The DMD Check-Up: Doctors Disagree About Benefits of E-Cigarettes

September 2, 2016
Greg Kelly

Some doctors believe that e-cigarettes don’t actually help you quit smoking. That tops this week’s DMD Check-Up. Other top news stories include, a Wright State professor studies ancient teeth to learn more about human interaction, not taking care of your teeth can affect your heart, and more.

Doctors' Advices on E-Cigarettes Vary (EurekAlert!)

“Whether you want to know about the safety of the devices or how to use them to quit smoking tobacco cigarettes, doctors range greatly in their responses to patients,” according to a new study in the American Journal of Preventive Medicine. Still, some 54% of doctors see them as “a potential tool” to help quit smoking.

Poor Dental Health Tied to Heart Disease (ScienceNordic)

More scientific evidence that poor oral health can lead to serious heart disease: “In a new study published in the Journal of Dental Research, Finnish researchers found a link between infections in the root tips of teeth and coronary disease.”

Professor Studies Dead People's Teeth (Phys.org)

For Wright State anthropologist Amy Hubbard, teeth tell stories about the lifestyle, family and cultural influences of earlier generations. Her research looks at what ancient DNA and tooth features can tell about the movements and interactions between past peoples. Much of this research challenges old ways of approaching such studies, which can be unpopular.

Bacteria in Smokeless Tobacco May Be a Health Concern (EurekAlert!)

Dentists be alert: “Several species of bacteria found in smokeless tobacco products have been associated with opportunistic infections, according to findings in Applied and Environmental Microbiology. Bacillus licheniformis and Bacillus pumilus could potentially cause inflammation of the lungs, as well as opportunistic infections.”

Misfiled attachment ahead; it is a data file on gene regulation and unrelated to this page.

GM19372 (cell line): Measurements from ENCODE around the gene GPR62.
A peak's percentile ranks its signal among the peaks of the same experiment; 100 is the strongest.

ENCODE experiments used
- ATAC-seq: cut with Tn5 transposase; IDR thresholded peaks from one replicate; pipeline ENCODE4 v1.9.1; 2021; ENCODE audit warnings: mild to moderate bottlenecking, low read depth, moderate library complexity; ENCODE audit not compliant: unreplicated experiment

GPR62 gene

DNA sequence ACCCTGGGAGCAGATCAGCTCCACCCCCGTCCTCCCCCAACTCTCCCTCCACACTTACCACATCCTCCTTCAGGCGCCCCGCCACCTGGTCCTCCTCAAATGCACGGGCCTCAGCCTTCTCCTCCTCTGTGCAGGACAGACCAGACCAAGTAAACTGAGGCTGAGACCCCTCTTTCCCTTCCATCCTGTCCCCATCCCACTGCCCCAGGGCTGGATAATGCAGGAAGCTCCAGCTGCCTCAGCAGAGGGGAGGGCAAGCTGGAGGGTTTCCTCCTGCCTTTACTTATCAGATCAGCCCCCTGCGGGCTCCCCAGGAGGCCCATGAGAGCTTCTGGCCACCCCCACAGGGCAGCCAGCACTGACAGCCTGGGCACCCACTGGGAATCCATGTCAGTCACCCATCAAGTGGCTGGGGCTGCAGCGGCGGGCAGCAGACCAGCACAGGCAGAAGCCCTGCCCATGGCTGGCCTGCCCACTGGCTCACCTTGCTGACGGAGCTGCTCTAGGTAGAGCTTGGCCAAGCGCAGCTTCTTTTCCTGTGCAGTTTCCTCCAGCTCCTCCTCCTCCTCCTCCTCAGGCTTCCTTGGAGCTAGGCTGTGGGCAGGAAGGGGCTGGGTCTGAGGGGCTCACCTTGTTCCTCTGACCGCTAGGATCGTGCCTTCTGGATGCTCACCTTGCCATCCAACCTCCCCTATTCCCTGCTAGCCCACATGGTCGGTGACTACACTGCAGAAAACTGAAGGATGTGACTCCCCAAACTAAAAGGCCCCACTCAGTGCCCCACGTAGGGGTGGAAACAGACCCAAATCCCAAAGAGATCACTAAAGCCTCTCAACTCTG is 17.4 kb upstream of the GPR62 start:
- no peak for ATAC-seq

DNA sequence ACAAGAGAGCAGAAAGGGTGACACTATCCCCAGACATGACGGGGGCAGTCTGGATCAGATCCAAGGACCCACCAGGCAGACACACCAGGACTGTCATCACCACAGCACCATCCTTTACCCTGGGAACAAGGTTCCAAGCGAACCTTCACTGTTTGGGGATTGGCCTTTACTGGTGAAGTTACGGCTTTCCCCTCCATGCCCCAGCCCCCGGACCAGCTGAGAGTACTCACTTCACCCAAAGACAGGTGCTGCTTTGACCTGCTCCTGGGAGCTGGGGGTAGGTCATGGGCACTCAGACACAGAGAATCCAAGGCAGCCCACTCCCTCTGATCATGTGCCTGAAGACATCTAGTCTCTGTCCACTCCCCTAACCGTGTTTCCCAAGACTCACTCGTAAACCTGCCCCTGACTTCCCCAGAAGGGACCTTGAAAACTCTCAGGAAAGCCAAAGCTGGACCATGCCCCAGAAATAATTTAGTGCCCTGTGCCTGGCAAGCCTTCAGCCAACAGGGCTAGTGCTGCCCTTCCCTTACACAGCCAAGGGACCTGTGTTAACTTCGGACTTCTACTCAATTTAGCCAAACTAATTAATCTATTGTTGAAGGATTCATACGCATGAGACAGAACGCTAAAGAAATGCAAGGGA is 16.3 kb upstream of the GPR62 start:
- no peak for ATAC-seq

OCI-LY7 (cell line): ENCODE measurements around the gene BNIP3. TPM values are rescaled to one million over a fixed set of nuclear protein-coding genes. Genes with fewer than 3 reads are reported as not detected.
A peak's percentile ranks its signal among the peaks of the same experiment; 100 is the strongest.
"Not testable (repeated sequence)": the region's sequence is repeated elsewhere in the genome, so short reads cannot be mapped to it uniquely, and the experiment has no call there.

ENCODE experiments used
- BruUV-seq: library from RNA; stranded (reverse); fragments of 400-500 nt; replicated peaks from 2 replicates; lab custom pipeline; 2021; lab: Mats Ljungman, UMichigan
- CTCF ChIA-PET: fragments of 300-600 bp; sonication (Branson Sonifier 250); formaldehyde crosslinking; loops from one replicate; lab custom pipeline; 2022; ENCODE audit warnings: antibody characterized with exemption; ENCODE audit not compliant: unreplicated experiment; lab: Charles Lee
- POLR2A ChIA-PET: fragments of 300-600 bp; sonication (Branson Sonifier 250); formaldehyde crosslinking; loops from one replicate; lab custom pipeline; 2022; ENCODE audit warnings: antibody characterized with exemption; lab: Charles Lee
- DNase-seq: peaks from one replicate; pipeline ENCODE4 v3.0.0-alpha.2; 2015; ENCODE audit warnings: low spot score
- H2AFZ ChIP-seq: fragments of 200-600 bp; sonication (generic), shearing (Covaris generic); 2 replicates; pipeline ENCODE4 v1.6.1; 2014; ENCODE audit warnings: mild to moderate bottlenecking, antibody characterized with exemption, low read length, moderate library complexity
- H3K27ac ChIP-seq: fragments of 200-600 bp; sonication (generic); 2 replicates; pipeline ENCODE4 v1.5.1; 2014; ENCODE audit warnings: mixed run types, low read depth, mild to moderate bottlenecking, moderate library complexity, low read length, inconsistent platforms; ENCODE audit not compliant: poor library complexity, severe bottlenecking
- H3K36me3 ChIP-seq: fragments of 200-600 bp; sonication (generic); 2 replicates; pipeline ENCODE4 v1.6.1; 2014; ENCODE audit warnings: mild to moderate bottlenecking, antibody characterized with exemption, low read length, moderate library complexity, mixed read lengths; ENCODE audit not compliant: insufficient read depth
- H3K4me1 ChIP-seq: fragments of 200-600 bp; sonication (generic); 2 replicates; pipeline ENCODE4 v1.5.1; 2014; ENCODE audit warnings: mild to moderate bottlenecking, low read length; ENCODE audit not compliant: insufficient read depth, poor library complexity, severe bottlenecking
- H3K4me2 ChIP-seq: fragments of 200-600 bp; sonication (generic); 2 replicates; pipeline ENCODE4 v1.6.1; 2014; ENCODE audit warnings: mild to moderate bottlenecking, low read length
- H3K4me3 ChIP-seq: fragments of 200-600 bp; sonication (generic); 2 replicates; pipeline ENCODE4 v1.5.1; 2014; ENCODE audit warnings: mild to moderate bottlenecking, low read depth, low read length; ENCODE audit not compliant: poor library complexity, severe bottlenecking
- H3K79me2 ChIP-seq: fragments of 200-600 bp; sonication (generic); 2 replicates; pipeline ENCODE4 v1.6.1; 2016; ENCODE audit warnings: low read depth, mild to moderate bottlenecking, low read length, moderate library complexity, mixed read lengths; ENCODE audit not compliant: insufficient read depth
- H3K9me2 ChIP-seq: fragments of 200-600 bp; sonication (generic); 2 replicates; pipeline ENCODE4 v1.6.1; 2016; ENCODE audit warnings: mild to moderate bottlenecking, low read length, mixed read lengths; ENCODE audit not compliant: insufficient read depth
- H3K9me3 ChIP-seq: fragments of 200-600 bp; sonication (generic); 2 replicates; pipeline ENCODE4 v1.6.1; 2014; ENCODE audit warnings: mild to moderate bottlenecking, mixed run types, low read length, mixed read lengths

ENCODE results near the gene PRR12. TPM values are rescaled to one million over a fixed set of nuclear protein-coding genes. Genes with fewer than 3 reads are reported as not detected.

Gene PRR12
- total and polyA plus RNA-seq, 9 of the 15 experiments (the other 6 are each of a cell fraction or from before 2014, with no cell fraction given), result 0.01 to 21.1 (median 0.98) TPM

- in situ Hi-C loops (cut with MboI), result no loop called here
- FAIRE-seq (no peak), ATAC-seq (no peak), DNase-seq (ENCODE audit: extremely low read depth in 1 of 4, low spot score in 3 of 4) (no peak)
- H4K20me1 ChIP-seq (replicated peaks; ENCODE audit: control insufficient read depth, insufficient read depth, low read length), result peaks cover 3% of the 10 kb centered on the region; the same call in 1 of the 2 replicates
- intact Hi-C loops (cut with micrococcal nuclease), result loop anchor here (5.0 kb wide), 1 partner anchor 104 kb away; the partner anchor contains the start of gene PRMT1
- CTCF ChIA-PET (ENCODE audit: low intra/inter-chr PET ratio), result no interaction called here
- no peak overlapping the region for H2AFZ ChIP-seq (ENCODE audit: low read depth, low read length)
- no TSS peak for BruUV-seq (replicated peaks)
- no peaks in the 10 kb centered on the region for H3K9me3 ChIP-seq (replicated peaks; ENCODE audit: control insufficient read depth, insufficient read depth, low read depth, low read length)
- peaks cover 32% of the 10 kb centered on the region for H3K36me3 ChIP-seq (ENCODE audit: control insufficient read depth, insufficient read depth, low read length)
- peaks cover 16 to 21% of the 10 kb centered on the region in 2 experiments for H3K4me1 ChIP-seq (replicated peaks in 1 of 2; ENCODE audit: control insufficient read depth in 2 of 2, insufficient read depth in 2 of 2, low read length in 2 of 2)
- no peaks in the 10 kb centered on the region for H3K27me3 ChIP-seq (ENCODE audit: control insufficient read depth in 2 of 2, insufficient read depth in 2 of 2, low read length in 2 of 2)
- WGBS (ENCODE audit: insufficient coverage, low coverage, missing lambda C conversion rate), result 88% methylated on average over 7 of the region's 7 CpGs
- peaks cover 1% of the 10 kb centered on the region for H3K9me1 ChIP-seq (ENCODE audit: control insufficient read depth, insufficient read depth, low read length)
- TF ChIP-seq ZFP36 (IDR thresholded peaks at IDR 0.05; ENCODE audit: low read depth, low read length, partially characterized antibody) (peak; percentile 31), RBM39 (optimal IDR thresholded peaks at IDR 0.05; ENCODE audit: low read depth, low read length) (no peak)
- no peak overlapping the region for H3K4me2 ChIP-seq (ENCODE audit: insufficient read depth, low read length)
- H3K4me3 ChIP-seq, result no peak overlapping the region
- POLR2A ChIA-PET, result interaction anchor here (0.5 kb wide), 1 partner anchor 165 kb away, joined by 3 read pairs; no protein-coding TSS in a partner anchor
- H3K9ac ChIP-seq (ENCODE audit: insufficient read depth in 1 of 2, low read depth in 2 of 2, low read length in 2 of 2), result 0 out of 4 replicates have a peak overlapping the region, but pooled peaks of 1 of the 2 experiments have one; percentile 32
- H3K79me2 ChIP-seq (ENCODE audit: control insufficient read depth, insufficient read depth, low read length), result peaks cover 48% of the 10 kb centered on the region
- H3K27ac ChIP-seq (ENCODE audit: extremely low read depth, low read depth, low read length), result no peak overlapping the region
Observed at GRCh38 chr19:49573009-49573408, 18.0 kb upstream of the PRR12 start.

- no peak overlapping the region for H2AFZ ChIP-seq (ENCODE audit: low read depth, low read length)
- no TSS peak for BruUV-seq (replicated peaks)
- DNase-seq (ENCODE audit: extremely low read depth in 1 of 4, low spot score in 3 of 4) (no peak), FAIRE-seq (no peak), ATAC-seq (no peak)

To Curb Antibiotic Use Researchers Study Dentists (St. Louis Public Radio)

“Research underway at Washington University is seeking to reduce antibiotic use by focusing on a prescriber who doesn’t get too much attention: the local dentist. Patients need to see their dentist regularly to avoid infections in the first place. At the same time, the ADA needs to develop better guidelines for when antibiotics are appropriate.”

How More Kids Could Avoid the Dentist’s Drill (Five Thirty Eight)

One the nation’s more influential public policy websites makes the case for the expanded use of dental sealants to save the teeth of America’s youth. However, “research suggests that dentists don’t always agree, particularly when it comes to the recommendation that initial signs of tooth decay can be safely treated with sealants.”

Surprisingly Little Evidence for the Accepted Wisdom About Teeth (New York Times)

A wise pediatrics professor offers up a compelling essay on the state of oral healthcare: “There are things we can do to prevent cavities and preserve our oral health. We should focus on those things. We should study the things we debate. But we should also be willing to admit that some of the things we do make no difference at all, and perhaps, should be reconsidered.”

Researchers Get Help from the Tooth Fairy (The Bulletin)

Researchers from the University of California, San Diego “are using discarded baby teeth to jump-start research into autism, Alzheimer’s and other neurological disorders that have proven notoriously difficult to study. By soliciting baby teeth from affected patients, they can access patient-specific cells that can be manipulated and studied in the lab, and get a record of what individuals were exposed to dating back to before they were born.”

Promoting Improved Oral Health Among Hispanics (NYU.edu)

The NYU College of Dentistry will increase its promotion of awareness of the importance of oral health among US-based Hispanics, who are experiencing increased oral health care needs. The school’s new partnership with Univision will enable it to more broadly share expertise among Hispanics—the fastest growing segment of the American population.